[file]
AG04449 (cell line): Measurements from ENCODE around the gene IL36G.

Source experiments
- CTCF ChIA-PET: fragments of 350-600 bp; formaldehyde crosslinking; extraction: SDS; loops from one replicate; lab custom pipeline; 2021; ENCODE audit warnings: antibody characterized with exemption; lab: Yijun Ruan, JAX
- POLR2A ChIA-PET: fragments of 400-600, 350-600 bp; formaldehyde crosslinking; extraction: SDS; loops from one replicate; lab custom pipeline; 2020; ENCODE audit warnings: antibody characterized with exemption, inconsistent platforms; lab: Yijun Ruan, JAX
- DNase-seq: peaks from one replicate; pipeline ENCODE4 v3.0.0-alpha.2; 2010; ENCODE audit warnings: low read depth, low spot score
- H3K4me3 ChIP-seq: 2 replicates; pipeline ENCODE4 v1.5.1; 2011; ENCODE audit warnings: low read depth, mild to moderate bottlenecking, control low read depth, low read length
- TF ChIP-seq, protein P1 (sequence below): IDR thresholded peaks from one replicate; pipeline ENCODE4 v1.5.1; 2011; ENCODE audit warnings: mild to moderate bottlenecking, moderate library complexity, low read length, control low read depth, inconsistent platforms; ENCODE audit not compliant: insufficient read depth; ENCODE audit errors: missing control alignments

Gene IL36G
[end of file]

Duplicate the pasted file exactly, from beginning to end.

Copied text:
AG04449 (cell line): Measurements from ENCODE around the gene IL36G.

Source experiments
- CTCF ChIA-PET: fragments of 350-600 bp; formaldehyde crosslinking; extraction: SDS; loops from one replicate; lab custom pipeline; 2021; ENCODE audit warnings: antibody characterized with exemption; lab: Yijun Ruan, JAX
- POLR2A ChIA-PET: fragments of 400-600, 350-600 bp; formaldehyde crosslinking; extraction: SDS; loops from one replicate; lab custom pipeline; 2020; ENCODE audit warnings: antibody characterized with exemption, inconsistent platforms; lab: Yijun Ruan, JAX
- DNase-seq: peaks from one replicate; pipeline ENCODE4 v3.0.0-alpha.2; 2010; ENCODE audit warnings: low read depth, low spot score
- H3K4me3 ChIP-seq: 2 replicates; pipeline ENCODE4 v1.5.1; 2011; ENCODE audit warnings: low read depth, mild to moderate bottlenecking, control low read depth, low read length
- TF ChIP-seq, protein P1 (sequence below): IDR thresholded peaks from one replicate; pipeline ENCODE4 v1.5.1; 2011; ENCODE audit warnings: mild to moderate bottlenecking, moderate library complexity, low read length, control low read depth, inconsistent platforms; ENCODE audit not compliant: insufficient read depth; ENCODE audit errors: missing control alignments

Gene IL36G